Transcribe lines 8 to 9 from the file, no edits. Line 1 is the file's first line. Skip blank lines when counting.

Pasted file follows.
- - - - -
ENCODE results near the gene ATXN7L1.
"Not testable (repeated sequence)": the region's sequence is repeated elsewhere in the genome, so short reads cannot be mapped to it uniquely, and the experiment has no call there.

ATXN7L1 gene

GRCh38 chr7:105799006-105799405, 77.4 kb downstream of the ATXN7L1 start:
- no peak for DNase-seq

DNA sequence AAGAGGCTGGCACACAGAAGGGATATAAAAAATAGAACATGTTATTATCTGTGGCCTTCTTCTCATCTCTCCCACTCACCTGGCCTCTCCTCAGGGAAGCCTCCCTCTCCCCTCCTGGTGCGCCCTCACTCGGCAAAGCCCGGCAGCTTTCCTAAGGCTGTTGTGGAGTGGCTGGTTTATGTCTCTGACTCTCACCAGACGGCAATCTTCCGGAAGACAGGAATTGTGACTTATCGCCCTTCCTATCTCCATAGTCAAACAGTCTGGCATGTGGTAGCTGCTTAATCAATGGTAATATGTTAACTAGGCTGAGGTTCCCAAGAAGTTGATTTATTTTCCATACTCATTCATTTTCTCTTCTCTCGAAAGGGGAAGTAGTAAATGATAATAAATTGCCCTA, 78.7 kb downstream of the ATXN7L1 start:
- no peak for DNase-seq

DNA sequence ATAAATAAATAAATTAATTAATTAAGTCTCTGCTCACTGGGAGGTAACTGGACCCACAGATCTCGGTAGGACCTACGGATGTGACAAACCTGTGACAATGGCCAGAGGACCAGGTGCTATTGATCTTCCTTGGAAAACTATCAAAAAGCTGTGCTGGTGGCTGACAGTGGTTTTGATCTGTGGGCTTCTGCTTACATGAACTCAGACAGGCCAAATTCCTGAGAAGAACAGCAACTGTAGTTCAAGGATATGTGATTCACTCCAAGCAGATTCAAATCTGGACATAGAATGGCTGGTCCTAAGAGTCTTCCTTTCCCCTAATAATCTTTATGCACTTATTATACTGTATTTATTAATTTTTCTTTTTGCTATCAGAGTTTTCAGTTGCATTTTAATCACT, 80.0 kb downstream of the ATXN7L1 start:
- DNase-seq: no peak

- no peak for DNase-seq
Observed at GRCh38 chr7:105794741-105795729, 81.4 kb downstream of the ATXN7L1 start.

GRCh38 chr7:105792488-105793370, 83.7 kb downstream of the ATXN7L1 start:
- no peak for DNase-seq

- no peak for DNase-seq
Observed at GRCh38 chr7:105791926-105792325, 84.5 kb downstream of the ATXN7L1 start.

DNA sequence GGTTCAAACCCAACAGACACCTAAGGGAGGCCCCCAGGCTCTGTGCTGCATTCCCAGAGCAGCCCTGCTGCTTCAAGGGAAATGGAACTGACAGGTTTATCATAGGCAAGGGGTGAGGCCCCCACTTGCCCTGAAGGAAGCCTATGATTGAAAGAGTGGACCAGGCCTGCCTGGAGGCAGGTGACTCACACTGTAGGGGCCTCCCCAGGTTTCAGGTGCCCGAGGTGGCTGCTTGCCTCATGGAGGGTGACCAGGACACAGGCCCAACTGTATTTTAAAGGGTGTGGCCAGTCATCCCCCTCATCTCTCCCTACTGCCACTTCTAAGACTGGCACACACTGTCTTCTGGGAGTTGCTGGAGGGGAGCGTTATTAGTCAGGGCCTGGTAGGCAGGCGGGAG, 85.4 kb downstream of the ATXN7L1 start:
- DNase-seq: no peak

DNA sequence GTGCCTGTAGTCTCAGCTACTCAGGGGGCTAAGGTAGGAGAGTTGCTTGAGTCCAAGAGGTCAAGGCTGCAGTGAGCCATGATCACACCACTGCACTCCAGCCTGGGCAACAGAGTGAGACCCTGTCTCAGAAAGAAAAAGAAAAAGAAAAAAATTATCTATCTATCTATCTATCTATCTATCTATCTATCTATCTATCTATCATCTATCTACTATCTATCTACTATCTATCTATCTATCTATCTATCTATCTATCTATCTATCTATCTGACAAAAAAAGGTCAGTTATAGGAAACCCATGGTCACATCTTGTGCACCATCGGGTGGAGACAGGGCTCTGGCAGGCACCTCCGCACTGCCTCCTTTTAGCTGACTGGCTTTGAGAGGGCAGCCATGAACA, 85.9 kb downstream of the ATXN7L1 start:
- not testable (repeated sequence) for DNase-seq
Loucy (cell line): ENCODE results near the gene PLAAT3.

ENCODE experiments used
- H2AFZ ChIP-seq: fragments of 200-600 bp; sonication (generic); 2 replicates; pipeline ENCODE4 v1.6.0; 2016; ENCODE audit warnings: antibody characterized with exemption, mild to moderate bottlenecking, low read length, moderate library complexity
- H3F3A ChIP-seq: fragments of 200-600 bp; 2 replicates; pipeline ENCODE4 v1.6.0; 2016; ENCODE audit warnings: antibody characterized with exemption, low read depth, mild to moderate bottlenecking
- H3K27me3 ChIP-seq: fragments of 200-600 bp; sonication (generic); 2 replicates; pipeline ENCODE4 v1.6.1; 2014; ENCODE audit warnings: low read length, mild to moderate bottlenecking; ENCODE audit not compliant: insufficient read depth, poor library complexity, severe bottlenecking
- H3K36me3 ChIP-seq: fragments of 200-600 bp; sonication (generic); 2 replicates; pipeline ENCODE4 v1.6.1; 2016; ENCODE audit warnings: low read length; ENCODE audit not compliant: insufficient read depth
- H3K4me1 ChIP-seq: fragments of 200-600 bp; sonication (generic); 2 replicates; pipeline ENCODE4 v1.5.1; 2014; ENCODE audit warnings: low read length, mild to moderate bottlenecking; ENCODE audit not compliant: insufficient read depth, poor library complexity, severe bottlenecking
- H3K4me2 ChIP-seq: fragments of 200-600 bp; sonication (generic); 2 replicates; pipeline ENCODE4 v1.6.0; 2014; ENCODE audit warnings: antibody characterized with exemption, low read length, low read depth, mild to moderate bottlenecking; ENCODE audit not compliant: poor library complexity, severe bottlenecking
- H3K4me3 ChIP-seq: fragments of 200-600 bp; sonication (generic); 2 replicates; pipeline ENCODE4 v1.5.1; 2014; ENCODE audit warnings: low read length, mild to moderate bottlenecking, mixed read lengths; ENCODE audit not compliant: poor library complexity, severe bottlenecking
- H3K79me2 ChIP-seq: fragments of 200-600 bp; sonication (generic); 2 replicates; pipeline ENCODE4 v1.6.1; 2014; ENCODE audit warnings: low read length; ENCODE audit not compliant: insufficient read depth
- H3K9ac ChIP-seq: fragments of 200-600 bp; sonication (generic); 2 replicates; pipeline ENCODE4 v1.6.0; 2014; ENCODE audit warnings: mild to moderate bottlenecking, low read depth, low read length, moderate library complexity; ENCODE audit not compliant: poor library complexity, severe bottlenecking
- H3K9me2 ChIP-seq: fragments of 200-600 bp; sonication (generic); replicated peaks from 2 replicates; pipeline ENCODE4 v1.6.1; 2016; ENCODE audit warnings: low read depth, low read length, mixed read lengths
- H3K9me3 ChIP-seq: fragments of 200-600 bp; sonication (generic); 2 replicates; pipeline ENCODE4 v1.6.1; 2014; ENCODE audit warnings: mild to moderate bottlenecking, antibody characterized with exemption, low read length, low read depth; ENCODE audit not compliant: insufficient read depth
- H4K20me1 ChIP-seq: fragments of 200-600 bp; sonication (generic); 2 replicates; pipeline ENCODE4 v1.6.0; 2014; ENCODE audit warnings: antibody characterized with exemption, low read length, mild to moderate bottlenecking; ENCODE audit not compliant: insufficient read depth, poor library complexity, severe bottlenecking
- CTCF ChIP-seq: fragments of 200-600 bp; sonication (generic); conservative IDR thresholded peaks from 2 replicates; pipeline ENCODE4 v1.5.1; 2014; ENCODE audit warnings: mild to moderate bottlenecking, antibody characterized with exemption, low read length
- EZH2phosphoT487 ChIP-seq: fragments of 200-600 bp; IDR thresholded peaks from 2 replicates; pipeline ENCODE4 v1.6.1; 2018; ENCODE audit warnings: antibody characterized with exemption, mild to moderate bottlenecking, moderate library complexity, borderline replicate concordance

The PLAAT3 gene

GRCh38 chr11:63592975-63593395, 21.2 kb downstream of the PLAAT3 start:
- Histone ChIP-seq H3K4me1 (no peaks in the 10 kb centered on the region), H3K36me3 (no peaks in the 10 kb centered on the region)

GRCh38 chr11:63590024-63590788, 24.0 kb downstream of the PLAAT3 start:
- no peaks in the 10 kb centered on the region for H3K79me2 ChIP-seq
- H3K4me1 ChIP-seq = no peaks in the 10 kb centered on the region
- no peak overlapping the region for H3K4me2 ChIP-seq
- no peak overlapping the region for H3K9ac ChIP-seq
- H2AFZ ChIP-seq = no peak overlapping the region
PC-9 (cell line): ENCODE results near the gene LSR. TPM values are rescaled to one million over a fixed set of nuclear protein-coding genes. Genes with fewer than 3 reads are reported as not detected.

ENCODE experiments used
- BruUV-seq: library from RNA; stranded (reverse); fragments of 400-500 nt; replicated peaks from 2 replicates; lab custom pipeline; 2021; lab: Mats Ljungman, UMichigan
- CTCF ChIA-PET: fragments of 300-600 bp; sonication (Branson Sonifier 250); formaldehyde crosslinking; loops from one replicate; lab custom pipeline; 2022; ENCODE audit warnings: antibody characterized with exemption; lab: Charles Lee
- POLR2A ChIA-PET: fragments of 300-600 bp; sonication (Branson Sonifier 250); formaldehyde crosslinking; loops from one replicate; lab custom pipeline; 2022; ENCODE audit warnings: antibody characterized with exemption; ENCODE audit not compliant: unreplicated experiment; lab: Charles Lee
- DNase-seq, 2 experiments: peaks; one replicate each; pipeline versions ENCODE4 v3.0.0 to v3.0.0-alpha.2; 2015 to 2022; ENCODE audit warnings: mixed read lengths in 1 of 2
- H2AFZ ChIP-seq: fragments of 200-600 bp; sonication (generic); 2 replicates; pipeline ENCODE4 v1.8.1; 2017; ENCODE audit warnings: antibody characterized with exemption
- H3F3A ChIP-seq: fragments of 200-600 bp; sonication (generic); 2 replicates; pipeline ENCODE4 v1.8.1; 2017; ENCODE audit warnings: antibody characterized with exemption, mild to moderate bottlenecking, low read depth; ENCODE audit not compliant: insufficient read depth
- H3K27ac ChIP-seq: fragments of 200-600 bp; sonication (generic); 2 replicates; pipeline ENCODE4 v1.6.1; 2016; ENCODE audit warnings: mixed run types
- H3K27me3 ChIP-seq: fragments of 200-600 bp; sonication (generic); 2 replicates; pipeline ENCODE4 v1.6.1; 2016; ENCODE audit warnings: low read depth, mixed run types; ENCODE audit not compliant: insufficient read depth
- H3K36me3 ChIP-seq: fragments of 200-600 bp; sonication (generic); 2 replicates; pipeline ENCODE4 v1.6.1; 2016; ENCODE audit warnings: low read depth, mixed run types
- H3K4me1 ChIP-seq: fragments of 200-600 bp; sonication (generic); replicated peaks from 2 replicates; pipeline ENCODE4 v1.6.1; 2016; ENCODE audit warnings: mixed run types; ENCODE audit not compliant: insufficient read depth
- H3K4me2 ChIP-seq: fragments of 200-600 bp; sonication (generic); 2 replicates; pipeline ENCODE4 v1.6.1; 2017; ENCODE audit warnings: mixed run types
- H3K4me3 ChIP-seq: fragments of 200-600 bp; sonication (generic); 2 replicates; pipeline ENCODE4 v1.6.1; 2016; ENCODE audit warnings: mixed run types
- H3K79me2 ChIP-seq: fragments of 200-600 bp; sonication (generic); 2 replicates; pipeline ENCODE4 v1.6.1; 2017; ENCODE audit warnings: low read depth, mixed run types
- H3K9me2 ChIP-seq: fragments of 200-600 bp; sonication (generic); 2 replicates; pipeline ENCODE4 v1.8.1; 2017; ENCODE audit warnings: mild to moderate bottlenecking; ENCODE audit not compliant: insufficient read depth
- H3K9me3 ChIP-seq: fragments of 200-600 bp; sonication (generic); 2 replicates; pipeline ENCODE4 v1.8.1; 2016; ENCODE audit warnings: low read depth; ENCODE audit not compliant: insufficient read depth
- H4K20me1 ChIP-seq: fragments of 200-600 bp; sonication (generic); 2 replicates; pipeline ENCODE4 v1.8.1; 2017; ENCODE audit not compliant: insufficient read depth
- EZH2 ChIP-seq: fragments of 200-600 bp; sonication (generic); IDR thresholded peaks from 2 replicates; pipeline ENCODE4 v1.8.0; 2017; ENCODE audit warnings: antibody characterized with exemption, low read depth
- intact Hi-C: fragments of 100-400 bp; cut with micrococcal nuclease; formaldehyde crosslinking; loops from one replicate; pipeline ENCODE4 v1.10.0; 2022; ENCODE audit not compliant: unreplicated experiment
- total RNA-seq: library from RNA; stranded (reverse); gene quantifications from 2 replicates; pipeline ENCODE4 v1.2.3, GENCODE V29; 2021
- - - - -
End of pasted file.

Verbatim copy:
DNA sequence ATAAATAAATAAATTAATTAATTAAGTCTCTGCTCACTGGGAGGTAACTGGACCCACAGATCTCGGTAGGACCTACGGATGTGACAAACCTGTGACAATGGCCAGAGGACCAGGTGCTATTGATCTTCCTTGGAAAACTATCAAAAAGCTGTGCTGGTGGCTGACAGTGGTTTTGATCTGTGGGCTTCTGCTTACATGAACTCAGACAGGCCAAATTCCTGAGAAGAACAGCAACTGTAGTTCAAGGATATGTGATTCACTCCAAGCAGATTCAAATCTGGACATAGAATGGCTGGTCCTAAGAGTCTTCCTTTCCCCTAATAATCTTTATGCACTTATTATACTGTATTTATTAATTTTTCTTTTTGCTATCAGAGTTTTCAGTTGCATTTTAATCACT, 80.0 kb downstream of the ATXN7L1 start:
- DNase-seq: no peak